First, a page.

The submarine had a maximum surface speed of 17.7 knots (32.8 km/h; 20.4 mph) and a maximum submerged speed of 7.6 knots (14.1 km/h; 8.7 mph).[2] When submerged, the boat could operate for 80 nautical miles (150 km; 92 mi) at 4 knots (7.4 km/h; 4.6 mph); when surfaced, she could travel 8,500 nautical miles (15,700 km; 9,800 mi) at 10 knots (19 km/h; 12 mph). U-572 was fitted with five 53.3 cm (21 in) torpedo tubes (four fitted at the bow and one at the stern), fourteen torpedoes, one 8.8 cm (3.46 in) SK C/35 naval gun, 220 rounds, and an anti-aircraft gun. The boat had a complement of between forty-four and sixty.[2]

Service history[edit]

U-572 undertook 9 patrols. The boat made an attempt to enter the Mediterranean but the commander gave up after a long period submerged in the heavy defences at Gibraltar and stated that he considered that his boat had been damaged and therefore he could not continue. Kapitänleutnant Heinz Hirsacker was reported by his senior watch officer for alleged cowardice, tried by courts martial and eventually shot for cowardice on 24 April 1943.[3] The boat was depth charged and sunk by a US Mariner aircraft of VP-205 NE of Trinidad on 3 August 1943, in position 11°35′N 54°05′W / 11.583°N 54.083°W / 11.583; -54.083. 47 crew members died in the event.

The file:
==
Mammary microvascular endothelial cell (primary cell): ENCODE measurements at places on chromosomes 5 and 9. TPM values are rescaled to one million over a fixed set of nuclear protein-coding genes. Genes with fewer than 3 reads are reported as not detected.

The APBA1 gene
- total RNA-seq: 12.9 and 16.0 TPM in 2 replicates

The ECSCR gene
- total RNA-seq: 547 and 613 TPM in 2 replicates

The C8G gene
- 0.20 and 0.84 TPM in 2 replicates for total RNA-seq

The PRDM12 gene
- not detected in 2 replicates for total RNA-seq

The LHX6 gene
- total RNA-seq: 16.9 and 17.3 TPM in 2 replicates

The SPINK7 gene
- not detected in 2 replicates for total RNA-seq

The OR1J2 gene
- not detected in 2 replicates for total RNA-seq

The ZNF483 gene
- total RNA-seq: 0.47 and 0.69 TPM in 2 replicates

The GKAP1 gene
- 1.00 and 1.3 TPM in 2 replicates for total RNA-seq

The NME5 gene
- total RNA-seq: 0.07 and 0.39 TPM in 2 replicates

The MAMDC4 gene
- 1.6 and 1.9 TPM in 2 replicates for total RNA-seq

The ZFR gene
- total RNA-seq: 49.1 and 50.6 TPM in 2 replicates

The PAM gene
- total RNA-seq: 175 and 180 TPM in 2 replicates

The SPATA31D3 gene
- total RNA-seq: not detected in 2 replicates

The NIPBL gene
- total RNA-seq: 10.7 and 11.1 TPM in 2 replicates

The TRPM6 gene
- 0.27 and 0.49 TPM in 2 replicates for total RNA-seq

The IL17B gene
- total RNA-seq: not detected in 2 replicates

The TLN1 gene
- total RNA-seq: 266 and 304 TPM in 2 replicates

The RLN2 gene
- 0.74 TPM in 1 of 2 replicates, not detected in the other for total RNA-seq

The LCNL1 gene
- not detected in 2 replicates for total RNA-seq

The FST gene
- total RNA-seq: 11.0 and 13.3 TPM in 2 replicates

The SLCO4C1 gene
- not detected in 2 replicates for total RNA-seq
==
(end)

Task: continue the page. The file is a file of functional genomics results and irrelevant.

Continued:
Wolfpacks[edit]

U-572 took part in eleven wolfpacks, namely.

  • Brandenburg (15 September – 1 October 1941)
  • Störtebecker (5–19 November 1941)
  • Gödecke (19–26 November 1941)
  • Hai (3–21 July 1942)
  • Streitaxt (20 October – 2 November 1942)
  • Schlagetot (9–16 November 1942)
  • Falke (28 December 1942 – 19 January 1943)
  • Landsknecht (19–28 January 1943)
  • Hartherz (3–7 February 1943)
  • Seeteufel (21–30 March 1943)
  • Löwenherz (1–10 April 1943)

Summary of raiding history[edit]

Date Name Nationality Tonnage[Note 1] Fate[4]
4 April 1942 Ensis  United Kingdom 6,207 Damaged
16 April 1942 Desert Light  Panama 2,368 Sunk
20 April 1942 Empire Dryden  United Kingdom 7,164 Sunk
7 August 1942 Delfshaven  Netherlands 5,281 Sunk
22 June 1943 Lot  Free French Naval Forces 4,220 Sunk
14 July 1943 Harvard  United Kingdom 114 Sunk
15 July 1943 Gilbert B. Walters  United Kingdom 176 Sunk

References[edit]

Notes[edit]

  1. ^ Merchant ship tonnages are in gross register tons. Military vessels are listed by tons displacement.

Citations[edit]

  1. ^ Helgason, Guðmundur. "The Type VIIC boat U-572". German U-boats of WWII - uboat.net. Retrieved 15 October 2014. 
  2. ^ a b c d Gröner 1991, pp. 43-46.
  3. ^ Sharpe (1998) p.118-119
  4. ^ Helgason, Guðmundur. "Ships hit by U572". German U-boats of WWII - uboat.net. Retrieved 3 February 2014. 

Bibliography[edit]

  • Busch, Rainer; Röll, Hans-Joachim (1999). Deutsche U-Boot-Verluste von September 1939 bis Mai 1945. Der U-Boot-Krieg (in German) IV (Hamburg, Berlin, Bonn: Mittler). ISBN 3-8132-0514-2. 
  • Gröner, Erich; Jung, Dieter; Maass, Martin (1991). U-boats and Mine Warfare Vessels. German Warships 1815–1945 2. Translated by Thomas, Keith; Magowan, Rachel (London: Conway Maritime Press). ISBN 0-85177-593-4. 
  • Sharpe, Peter (1998). U-Boat Fact File. Earl Shilton: Midland Counties. ISBN 1-85780-072-9. 

External links[edit]

Coordinates: 11°35′N 54°05′W / 11.583°N 54.083°W / 11.583; -54.083